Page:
The 2009 Chevrolet Aveo has a Manufacturer’s Suggested Retail Price (MSRP) ranging from around $12,000 for the LS five-door to nearly $18,000 for a loaded Aveo LT sedan. Comparably-equipped models from Toyota and Honda cost a bit more, but have longer histories and better resale values. On the other hand, the Aveo matches rivals from Hyundai and Kia in price, but not warranty. Before you buy, be sure to check the Fair Purchase Price, which represents prices consumers are actually paying in your area.
Despite its entry-level status, the 2009 Chevrolet Aveo offers a surprisingly high level of standard equipment, including front side-impact airbags, height-adjustable driver’s seat with lumbar support, tilt wheel, interior releases for trunk and fuel door, variable wipers, OnStar and a rear window defogger. The upscale 2LT trim adds air conditioning, remote keyless entry with alarm, 15-inch wheels, cruise control and power and heated mirrors. Music lovers will appreciate the standard CD/MP3 player and 180-watt six-speaker system with auxiliary input jack. Power windows and door locks lift this model above many of its similarly-priced competitors.
The four-speed automatic overdrive transmission with Hold Control uses adaptive-shift technology. It helps to reduce wheel spin and loss of traction by allowing the driver to manually select and then hold a gear so that torque to the wheels is reduced, much as with a true manual transmission. Like audio controls at your fingertips? The Aveo LT has them at thumb level on the steering wheel. Other options include a sunroof, leatherette seats, XM Satellite Radio, fog lamps, a rear spoiler, anti-lock brakes (ABS), an engine-block heater and an anti-theft system.
Auxiliary Audio Input JackWith an eye on youthful buyers who enjoy music 24/7, even the most basic Aveo has an auxiliary input jack for iPods and other music players and electronic devices. Fuel EconomySaving on fuel bills is high on many folks’ lists and Aveo buyers are obviously looking for this benefit. The LT with automatic transmission rewards you with 25 mpg city and 34 mpg highway, depending upon road conditions and driving style.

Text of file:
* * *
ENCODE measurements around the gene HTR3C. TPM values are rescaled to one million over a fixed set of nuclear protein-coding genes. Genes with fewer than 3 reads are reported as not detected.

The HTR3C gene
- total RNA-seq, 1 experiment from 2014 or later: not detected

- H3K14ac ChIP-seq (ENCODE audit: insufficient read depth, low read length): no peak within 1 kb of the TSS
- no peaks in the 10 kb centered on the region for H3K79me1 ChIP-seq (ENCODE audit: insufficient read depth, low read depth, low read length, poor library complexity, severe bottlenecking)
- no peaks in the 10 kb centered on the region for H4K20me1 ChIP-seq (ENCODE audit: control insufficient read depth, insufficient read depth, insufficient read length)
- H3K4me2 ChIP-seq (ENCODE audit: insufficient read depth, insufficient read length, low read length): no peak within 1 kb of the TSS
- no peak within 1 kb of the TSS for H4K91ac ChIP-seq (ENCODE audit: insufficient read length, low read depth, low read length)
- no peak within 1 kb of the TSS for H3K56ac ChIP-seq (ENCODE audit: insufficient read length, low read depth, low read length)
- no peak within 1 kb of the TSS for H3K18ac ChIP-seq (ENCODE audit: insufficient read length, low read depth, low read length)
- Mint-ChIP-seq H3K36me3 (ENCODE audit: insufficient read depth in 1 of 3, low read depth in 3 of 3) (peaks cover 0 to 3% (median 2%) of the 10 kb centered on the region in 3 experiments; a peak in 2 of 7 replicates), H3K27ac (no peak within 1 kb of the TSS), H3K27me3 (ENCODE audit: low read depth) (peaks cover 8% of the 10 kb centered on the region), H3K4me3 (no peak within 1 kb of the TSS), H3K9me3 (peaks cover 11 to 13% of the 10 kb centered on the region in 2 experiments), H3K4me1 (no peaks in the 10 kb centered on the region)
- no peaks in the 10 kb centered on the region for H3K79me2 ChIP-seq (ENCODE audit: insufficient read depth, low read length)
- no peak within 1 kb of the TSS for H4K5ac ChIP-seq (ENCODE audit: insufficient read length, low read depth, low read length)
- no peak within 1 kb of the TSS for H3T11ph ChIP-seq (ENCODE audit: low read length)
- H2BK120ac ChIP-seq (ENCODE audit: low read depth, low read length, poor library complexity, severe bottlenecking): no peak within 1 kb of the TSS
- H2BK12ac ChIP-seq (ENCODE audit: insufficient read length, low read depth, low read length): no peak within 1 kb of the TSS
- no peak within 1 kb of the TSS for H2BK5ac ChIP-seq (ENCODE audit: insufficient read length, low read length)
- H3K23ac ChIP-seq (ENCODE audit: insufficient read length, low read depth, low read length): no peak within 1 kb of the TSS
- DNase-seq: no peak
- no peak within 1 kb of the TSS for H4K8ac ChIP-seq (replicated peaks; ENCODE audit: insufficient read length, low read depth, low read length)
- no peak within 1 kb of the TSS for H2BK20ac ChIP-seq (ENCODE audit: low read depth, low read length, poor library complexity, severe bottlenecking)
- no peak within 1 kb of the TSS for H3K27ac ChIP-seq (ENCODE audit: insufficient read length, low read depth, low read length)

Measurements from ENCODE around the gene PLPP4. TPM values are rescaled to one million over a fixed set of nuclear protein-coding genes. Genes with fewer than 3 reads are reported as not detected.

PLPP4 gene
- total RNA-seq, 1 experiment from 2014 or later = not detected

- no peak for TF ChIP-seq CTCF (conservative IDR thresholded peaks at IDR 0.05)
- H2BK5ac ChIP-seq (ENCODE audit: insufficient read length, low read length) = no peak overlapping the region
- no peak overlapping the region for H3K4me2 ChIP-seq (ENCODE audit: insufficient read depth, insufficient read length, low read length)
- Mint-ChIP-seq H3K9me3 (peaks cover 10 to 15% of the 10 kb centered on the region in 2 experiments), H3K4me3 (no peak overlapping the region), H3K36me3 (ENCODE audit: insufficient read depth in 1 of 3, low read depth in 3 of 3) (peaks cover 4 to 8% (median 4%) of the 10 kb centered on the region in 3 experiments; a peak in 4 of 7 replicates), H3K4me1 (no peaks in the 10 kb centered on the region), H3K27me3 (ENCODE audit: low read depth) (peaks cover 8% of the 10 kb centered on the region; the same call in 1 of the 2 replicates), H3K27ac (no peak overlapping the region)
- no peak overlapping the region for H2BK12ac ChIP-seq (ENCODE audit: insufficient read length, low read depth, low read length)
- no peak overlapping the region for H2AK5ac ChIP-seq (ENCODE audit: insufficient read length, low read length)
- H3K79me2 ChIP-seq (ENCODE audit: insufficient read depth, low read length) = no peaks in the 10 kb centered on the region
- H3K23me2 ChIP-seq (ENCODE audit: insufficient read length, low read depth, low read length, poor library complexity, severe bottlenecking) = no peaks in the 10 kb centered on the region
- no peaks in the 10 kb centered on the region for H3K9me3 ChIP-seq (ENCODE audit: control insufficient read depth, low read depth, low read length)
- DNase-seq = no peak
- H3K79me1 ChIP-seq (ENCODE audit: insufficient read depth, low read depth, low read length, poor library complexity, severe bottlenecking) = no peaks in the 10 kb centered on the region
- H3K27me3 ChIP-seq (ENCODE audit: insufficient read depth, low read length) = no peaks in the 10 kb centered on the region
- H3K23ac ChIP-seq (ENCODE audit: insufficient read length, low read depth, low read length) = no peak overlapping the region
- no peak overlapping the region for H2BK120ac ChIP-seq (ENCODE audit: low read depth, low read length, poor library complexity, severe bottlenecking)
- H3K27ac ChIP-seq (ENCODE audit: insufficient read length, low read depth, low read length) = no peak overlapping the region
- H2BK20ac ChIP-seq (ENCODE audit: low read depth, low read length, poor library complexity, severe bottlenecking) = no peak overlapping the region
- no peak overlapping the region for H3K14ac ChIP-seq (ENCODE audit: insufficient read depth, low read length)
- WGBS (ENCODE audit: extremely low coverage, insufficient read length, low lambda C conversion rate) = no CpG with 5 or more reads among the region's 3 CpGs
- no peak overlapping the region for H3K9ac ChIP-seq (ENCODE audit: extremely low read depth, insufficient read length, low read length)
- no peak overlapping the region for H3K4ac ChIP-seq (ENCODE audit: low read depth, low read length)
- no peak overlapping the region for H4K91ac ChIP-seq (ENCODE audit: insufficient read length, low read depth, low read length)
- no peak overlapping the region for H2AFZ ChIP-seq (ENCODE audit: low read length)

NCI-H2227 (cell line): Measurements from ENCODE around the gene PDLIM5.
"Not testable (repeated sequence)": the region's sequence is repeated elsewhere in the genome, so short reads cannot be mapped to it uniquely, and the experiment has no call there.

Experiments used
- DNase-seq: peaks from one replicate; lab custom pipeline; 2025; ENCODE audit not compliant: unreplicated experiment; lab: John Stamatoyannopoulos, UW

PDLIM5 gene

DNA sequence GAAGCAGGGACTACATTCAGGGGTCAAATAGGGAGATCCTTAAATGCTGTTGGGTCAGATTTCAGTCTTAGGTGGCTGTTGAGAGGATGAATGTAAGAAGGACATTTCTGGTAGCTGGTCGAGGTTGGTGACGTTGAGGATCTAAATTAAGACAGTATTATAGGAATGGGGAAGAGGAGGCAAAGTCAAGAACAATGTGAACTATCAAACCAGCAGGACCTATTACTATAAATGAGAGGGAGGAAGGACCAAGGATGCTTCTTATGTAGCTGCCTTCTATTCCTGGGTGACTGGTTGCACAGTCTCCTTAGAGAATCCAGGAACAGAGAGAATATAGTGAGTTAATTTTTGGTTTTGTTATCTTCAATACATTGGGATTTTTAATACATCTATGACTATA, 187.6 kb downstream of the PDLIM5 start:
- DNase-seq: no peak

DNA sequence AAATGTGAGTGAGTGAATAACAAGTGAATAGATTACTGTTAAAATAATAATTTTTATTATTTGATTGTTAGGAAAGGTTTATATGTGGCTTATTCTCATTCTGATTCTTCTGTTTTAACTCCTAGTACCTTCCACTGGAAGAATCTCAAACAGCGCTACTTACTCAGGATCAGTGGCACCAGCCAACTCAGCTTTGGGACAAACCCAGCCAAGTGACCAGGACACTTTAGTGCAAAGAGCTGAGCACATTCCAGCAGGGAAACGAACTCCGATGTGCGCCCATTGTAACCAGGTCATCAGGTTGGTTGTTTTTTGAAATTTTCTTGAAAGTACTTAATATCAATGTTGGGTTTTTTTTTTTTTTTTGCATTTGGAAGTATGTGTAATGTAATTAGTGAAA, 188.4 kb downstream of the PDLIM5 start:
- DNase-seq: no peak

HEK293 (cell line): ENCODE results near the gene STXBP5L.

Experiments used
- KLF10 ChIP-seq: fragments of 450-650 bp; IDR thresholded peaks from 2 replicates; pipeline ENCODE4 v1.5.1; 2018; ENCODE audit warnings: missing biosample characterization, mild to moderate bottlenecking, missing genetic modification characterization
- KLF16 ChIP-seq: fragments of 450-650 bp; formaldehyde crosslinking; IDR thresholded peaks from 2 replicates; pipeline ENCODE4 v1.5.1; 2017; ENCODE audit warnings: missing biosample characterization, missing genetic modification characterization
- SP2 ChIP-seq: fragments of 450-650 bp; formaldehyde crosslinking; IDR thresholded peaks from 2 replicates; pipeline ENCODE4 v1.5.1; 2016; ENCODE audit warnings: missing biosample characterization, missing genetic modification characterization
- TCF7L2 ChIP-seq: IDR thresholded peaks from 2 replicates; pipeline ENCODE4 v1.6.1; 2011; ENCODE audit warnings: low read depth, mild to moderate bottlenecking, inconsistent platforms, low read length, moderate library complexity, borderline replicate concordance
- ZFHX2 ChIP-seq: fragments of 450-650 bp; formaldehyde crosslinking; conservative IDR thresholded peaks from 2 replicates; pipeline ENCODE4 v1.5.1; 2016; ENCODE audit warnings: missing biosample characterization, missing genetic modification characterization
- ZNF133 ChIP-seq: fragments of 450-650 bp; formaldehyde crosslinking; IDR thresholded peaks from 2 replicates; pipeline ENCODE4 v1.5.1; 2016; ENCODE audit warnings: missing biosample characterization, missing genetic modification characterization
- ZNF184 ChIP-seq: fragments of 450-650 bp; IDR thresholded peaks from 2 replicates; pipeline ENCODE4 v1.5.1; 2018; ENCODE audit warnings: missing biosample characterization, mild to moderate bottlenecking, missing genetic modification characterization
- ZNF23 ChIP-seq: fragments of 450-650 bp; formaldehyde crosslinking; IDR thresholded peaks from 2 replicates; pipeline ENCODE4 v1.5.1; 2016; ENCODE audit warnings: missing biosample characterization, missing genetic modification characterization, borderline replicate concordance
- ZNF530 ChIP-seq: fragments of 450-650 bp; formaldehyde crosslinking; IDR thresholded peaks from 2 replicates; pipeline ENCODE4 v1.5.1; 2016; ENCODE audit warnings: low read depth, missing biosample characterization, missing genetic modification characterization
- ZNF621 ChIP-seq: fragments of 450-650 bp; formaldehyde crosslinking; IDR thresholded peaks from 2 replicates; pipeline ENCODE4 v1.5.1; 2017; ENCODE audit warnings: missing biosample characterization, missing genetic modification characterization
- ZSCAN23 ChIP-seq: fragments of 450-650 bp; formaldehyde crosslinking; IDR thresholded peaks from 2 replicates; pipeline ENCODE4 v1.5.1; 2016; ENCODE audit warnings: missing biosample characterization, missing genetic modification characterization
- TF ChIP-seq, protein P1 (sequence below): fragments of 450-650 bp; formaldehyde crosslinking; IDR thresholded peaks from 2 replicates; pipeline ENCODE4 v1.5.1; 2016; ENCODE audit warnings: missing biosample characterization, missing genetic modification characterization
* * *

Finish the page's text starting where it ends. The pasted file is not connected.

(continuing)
Under the Hood
General Motors’ 16-valve four-cylinder engine powers every 2009 Aveo and produces 106 horsepower. An electronic throttle control and variable induction system help maximize power across the rpm range for consistency and fuel economy, and the four-speed automatic transmission’s Hold Control mode provides a pseudo-manual operation the driver can select for sportier or more controlled driving. 1.6-liter in-line 4106 horsepower @ 6400 rpm106 lb.-ft. of torque @ 3800 rpmEPA city/highway fuel economy: 27/34 (manual), 25/34 (automatic)
The 2009 Chevrolet Aveo, a smartly styled subcompact, offers excellent fuel economy, a long list of standard features and a bargain-basement price. The Aveo’s appeal extends to budget-conscious first-time buyers, anyone on a limited income and unhappy SUV owners looking for an affordable and fuel-efficient way of getting to and from the office. Available as a sedan or sporty five-door hatchback, the Aveo’s uncommonly high roof means tall occupants can sit comfortably in both front and rear, a major bonus for those who might stay clear of some small cars due to their cramped interiors.